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While the term “back-to-school” brings to mind busy schedules and the purchase of new backpacks, lunchboxes, clothing and a laundry list of supplies, a dental check-up is an integral part of a child’s overall health and wellbeing.
Untreated dental disease can interfere with learning, speech and eating, leading to poor nutrition and problems in the classroom.
One-third of children ages 6-8 have untreated cavities in permanent teeth. Tooth decay, which can result in cavities, pain and infection, has become the most common childhood disease.
Regular dental screenings can help prevent tooth decay. At a dental check-up, a dentist can identify risks and help watch for more serious problems and even can suggest important prevention measures, like sealants for your child’s molars. Dentists can also identify early signs of other diseases like diabetes.
“A regular check-up with the dentist is as important as receiving an annual physical, especially for children,” said Ashley Hathaway, outreach coordinator for DentaQuest, which administers the dental benefits program for TennCare.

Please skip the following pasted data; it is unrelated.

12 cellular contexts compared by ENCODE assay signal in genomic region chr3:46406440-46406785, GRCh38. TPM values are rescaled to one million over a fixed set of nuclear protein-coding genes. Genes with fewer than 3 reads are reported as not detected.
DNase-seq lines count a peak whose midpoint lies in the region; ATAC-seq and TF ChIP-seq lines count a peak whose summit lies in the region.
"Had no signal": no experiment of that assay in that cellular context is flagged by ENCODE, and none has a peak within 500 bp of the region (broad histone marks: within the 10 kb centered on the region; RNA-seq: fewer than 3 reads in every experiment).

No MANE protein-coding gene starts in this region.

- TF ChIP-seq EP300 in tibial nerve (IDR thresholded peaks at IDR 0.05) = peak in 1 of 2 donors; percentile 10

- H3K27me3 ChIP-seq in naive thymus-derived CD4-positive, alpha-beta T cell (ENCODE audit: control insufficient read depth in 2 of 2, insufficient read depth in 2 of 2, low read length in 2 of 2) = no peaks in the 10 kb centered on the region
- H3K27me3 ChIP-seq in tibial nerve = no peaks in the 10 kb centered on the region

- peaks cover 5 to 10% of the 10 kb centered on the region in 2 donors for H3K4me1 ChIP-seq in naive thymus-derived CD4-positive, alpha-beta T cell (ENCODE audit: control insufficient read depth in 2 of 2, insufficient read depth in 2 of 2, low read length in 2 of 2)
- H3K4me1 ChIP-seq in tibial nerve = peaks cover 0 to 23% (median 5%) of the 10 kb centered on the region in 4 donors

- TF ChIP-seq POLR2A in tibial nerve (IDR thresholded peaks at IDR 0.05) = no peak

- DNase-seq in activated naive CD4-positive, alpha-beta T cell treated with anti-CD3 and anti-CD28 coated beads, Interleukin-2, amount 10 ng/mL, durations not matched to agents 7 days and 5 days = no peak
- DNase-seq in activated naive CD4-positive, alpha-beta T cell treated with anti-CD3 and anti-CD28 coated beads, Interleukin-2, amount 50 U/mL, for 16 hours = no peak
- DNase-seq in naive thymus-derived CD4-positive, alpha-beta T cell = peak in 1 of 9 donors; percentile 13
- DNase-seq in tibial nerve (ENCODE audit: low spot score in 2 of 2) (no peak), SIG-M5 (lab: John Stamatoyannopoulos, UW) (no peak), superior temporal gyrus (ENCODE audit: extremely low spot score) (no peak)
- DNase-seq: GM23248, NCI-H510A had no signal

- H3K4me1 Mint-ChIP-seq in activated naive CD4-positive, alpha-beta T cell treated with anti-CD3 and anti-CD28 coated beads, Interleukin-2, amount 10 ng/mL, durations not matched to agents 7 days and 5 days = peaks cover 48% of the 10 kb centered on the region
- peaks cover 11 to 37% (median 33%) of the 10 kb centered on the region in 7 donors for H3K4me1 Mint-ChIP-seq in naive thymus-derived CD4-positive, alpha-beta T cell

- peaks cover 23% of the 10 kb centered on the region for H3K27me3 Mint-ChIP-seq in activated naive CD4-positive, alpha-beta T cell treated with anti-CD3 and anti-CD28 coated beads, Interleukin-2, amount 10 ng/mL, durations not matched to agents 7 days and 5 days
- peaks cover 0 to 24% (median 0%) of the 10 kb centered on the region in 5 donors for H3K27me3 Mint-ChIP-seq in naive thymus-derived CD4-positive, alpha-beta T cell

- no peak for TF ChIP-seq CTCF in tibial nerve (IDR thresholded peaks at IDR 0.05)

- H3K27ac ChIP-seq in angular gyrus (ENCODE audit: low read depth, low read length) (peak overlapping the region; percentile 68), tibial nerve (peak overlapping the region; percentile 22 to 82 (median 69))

“As DentaQuest takes part in back-to-school festivals across the state, we are encouraging parents to make an annual back-to-school dental visit part of their child’s routine for the rest of their school lives,” Hathaway added.
“Kids who become comfortable seeing the dentist from a young age will likely continue with routine dental screenings through their youth and adulthood, lowering the likelihood of more serious dental issues occurring later in life.”
Regular visits to a dental care provider are crucial, but in-between check-ups, parents can help protect children’s teeth year-round with some simple tips:
• Sip through a straw. Sugar and acid in soda and sports drinks can eat away at tooth enamel. Send children to school with a straw so the liquid will have less contact with their teeth.
• Fight decay with fluoride. Skip bottled water and have children drink water from the tap if the community fluoridates its water supply.
• Blow bubbles. Chewing gum isn’t necessarily bad for children’s teeth, as long as it’s sugarless. Look for chewing gum containing xylitol, a natural sweetener proven to help prevent tooth decay, listed as one of the top three ingredients.
• Guard their teeth. When wearing a mouth guard, children are 60 times less likely to suffer tooth damage than an athlete without one. According to the American Dental Association, sports-related injuries knock out 2 million teeth per year.
Visit the DentaQuest website at www.dentaquest.com/tn and look for the “Oral Health Resources” link for more oral health resources, to check risks for dental disease or to put oral IQ to the test.